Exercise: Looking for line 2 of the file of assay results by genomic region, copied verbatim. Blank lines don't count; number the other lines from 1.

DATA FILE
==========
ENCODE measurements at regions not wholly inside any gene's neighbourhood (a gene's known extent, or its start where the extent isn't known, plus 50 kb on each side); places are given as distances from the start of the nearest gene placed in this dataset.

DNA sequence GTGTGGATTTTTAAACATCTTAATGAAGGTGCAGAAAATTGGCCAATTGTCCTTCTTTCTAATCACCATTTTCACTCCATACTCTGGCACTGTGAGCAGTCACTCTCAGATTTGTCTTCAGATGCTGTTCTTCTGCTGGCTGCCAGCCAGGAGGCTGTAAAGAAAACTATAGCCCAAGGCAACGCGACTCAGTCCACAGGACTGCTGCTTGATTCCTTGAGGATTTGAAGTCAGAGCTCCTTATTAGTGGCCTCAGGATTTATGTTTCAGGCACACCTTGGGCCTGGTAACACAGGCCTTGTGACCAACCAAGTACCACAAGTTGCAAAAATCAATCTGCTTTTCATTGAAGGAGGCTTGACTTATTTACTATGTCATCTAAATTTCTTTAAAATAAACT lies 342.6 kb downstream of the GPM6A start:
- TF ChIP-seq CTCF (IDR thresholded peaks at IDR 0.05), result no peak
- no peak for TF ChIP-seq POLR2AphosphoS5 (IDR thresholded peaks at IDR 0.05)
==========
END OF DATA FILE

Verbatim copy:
DNA sequence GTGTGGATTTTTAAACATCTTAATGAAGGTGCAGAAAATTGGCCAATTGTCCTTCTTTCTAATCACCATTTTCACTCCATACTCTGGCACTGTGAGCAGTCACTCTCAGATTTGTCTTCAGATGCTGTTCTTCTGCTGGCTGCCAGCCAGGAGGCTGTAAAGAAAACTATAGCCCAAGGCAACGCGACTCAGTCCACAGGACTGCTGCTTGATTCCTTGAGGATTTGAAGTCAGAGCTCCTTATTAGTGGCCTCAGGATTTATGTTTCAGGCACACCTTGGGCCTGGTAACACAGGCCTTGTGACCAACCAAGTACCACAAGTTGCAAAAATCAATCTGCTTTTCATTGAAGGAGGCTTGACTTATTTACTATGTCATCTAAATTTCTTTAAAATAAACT lies 342.6 kb downstream of the GPM6A start: